People who really enjoy cooking, or even just endure it, but at a minimum, people who cook find such a confining setup annoying, unsafe, and completely in their way. Thankfully, as minimalism and authenticity continue to grow as the current stylistic influences and the overwrought "faux old world" look fades away, you are seeing less and less of this "decorative" hearth look.

I've always preferred a real hearth in a kitchen anyway, instead of a faux one. If the kitchen isn't big enough for a fireplace in the adjacent eating area, then adding a faux hearth to the kitchen isn't going to add that warmth and charm into the space. It'll just add a lot more dollars to the cost at the expense of safety and utiiity.

    Bookmark   September 17, 2012 at 11:17AM
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a2gemini

Deedles - our local code requires an 18 inch landing on either side of the cooktop....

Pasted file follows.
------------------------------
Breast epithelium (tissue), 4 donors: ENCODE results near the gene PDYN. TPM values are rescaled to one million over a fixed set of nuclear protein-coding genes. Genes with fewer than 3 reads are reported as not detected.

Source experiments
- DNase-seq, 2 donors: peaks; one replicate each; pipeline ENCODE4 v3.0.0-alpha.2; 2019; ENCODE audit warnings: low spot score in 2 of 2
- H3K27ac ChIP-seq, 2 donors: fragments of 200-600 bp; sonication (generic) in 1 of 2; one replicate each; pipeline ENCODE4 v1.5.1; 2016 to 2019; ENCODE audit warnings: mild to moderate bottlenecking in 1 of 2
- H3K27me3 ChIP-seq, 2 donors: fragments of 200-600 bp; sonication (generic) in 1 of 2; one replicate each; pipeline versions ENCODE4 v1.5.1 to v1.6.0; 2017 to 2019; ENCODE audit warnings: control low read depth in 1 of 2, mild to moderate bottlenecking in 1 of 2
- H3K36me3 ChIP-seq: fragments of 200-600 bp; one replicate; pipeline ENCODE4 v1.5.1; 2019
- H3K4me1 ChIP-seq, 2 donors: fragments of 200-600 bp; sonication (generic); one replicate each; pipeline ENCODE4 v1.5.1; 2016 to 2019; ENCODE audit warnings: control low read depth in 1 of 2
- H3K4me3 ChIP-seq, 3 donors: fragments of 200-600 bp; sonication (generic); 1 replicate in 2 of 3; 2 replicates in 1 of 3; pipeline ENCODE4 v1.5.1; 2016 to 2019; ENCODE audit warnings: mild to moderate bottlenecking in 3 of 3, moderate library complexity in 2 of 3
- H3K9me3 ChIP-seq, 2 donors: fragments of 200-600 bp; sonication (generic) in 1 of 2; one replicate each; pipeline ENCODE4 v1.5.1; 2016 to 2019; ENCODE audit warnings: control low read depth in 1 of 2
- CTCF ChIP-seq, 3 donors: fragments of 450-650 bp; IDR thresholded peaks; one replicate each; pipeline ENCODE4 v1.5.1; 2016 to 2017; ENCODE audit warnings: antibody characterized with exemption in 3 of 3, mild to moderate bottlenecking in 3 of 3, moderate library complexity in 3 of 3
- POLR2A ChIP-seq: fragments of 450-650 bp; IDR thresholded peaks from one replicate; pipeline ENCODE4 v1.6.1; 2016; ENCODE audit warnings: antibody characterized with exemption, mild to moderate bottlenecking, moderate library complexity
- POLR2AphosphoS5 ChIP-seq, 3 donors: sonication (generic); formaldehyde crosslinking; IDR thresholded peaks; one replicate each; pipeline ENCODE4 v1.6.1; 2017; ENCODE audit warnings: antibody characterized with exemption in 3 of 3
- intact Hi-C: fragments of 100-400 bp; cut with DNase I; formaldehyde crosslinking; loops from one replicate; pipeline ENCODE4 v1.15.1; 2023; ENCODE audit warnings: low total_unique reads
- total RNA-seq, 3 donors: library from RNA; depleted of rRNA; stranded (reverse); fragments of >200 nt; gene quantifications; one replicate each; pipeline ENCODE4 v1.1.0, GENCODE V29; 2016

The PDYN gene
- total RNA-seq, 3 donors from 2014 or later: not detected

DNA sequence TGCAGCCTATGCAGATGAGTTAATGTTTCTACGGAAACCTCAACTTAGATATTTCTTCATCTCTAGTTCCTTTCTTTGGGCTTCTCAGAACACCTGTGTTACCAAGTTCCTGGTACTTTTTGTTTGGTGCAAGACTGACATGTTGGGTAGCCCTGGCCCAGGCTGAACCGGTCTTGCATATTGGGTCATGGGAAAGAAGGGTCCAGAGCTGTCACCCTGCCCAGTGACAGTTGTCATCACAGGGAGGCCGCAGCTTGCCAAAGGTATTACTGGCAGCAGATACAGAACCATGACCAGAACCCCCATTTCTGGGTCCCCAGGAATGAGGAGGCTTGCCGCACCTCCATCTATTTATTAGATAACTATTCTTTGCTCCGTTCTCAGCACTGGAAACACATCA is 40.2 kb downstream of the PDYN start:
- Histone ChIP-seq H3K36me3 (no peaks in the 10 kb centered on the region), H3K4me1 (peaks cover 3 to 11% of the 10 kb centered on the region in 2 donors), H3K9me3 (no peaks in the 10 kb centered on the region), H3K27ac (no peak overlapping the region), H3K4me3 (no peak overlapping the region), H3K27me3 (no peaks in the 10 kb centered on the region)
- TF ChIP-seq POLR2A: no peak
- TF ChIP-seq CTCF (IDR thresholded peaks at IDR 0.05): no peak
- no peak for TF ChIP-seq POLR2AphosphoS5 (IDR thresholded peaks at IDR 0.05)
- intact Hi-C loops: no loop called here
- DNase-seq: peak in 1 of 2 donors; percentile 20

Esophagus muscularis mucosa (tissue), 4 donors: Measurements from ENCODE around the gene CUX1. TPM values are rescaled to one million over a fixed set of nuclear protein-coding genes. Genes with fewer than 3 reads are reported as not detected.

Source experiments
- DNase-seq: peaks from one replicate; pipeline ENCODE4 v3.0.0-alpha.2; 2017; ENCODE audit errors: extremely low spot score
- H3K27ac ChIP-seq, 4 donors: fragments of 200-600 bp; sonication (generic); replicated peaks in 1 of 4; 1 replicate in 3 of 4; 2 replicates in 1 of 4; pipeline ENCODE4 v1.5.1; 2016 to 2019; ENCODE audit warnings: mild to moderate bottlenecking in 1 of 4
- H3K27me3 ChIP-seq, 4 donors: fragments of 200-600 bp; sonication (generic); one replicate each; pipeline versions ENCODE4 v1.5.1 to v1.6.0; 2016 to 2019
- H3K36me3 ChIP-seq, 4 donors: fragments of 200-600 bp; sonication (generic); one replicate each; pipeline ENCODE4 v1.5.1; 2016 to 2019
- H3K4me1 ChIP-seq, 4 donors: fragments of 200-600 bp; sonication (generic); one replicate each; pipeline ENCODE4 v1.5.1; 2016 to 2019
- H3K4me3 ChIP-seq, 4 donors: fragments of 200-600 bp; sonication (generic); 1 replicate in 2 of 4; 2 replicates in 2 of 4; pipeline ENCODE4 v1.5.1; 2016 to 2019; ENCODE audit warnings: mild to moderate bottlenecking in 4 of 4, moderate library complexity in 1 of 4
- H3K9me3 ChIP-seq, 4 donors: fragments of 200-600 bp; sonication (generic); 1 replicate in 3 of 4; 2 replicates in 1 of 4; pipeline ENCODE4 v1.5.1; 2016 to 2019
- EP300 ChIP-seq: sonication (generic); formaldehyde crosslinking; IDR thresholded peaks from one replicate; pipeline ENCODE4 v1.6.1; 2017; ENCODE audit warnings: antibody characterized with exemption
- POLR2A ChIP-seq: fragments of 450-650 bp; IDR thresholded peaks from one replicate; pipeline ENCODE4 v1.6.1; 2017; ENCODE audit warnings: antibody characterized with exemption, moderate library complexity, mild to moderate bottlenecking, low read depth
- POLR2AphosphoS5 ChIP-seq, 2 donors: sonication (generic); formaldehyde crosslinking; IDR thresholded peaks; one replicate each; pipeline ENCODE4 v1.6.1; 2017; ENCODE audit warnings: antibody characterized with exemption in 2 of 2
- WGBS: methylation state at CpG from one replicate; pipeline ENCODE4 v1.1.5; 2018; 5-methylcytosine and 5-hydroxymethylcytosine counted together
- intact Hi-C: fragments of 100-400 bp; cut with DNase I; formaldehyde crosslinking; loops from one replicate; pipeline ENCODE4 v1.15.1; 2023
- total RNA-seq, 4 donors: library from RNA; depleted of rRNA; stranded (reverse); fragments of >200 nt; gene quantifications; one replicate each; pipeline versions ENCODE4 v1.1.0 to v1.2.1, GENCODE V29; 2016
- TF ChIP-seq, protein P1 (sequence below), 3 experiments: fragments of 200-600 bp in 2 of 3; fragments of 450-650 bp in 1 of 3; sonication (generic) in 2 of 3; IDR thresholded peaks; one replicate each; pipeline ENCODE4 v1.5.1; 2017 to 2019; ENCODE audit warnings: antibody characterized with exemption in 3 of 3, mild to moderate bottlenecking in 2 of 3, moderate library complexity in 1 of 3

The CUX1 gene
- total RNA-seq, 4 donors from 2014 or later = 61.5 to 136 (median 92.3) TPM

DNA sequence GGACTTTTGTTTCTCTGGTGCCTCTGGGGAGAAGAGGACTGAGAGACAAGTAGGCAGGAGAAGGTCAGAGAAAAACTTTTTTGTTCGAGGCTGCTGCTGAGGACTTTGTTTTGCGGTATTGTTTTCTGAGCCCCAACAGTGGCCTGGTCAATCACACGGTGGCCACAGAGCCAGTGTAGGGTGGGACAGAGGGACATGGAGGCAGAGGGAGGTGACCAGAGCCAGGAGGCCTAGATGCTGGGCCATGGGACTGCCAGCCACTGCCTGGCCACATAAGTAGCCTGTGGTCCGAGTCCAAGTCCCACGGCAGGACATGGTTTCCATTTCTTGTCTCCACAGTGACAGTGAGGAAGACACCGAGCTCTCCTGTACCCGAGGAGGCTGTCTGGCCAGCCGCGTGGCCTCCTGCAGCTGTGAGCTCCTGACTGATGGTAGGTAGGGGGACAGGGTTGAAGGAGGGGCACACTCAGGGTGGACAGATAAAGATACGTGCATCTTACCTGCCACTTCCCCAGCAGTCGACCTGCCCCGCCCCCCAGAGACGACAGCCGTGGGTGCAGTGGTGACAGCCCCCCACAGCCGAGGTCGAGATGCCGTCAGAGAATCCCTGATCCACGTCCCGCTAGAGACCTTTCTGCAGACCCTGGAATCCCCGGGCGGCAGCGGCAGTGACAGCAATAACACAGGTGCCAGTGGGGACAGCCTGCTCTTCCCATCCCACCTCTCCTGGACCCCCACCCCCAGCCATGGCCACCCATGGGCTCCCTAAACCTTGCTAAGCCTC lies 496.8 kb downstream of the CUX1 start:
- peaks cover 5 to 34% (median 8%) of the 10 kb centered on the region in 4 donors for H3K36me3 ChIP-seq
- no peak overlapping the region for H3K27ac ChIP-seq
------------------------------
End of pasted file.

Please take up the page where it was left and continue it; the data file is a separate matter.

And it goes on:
Bookmark   September 17, 2012 at 7:41PM
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deedles

wow, 18 inches... well it kind of makes sense. At least you'd have some room to breathe and set stuff. I'd go batty without a place to set stuff.

    Bookmark   September 17, 2012 at 11:22PM
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jxbrown

I had a less fancy version of a kitchen like that once. It was horrible. No place to put stuff.

    Bookmark   September 17, 2012 at 11:59PM
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Annie Deighnaugh

It would drive me crazy as I'm a chop n drop cook. At the old house I had no clearance on one side and hated it. At the new house, I insisted on at least 24" on each side...I ended up with a little more and love it.

    Bookmark   September 18, 2012 at 6:27AM
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kitchendetective

For some reason, I hold my elbows out from my body more than most other people. I'm not sure if that is for, um, "anatomical" reasons or joint reasons or what, but, no way could I function in that cooktop arrangement. I can, do large quantity cooking, use large diameter pots and pans with extending handles, and then sort of slide the cooking vessels off to the trivets on the counter as needed. On top of all that, I get very claustrophobic. I don't even like pantry walls or cupboards that come all the way down to the counter. Those features make me feel like the walls are closing in on me. Perhaps that's weird, but I've come to accept that that is how I feel.

    Bookmark   September 18, 2012 at 9:51AM